Friday, December 12, 2014

Quick Thought on Adventure Description

I've been writing adventures for as long as I can remember.  A good mix of fun ones and shitty ones.  I can't remember who said it, but it went something like "You need to write through the crap to get to the good stuff".  If you ask some of my long time friends (yes, I have a couple of those) and they can vouch for my compulsive adventure writing.  I've got 100s of them.  All in various states of finish.  There is a lot of crap in there also, but a lot of it can be salvaged, but would need a huge rewrite.

One of the major considerations when writing an adventure is simply how much detail to include.  An age old question.  I tend to default to, when writing a room-to-room adventures, is to detail two things within the encounter area.  Any more than two tends to clutter the page.  If you have an orc standing sitting in the room and he's throwing a hand axe into a halfling corpse hung upside on the wall, you're probably good.  First detail is the orc.  The second is the corpse of the halfling.  There might be more in the room, but the initial viewing and reaction is going to based off the orc and what it's doing.  You could go into more detail, like some furniture or a chest, but I add those as a secondary description.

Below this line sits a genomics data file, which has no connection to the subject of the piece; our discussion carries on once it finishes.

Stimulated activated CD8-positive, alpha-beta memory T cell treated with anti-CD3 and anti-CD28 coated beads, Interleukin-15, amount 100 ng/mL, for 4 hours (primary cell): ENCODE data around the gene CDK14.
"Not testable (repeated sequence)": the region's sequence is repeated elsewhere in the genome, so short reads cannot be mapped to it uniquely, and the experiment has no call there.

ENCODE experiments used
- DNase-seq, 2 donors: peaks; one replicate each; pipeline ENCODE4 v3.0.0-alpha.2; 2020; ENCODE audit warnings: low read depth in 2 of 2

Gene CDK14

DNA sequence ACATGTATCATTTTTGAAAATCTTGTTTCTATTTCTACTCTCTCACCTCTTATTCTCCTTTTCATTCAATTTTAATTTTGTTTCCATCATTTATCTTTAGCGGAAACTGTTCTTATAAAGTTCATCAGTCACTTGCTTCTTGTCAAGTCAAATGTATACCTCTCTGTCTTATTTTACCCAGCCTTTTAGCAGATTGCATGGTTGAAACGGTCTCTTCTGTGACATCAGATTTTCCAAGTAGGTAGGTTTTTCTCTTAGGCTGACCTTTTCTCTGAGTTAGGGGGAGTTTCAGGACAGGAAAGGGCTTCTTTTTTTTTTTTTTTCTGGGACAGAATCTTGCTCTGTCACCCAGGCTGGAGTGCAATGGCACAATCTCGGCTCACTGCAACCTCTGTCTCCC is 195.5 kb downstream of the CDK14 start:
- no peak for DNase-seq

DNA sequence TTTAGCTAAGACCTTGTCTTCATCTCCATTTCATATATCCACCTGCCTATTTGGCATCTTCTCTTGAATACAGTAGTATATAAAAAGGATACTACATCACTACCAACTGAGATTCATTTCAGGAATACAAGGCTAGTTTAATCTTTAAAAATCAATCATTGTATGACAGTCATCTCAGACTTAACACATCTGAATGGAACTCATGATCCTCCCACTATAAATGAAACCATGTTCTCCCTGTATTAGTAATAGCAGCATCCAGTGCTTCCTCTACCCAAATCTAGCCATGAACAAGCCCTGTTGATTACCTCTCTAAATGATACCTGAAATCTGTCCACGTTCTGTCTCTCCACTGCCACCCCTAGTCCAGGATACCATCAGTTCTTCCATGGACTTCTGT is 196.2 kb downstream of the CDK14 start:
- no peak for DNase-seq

So the party comes in, nails the orc to the wall next the halfling, then the secondary description can come in.  Describing furniture is always thrilling (NOT!).  Give a few details.  There's a bedroll, sack and dagger on the floor.  Dagger is a dagger.  Bedroll is infested with tiny critters.  The sack has few silver pieces hidden under two dead rats.  Very simple.  And even that could be pared down to the sack.

If you keep your prose terse, GM can pick up the details quickly.  And the OSR has a herd of folks that are outstanding GMs.  Give them a small seed and they can grow a tree.  With these quick details they can create a scene that is memorable and unique.

Some adventures I am good at following this rule and other times I blow it out of the water.  I tend to write in a wide range from in-dept levels of description.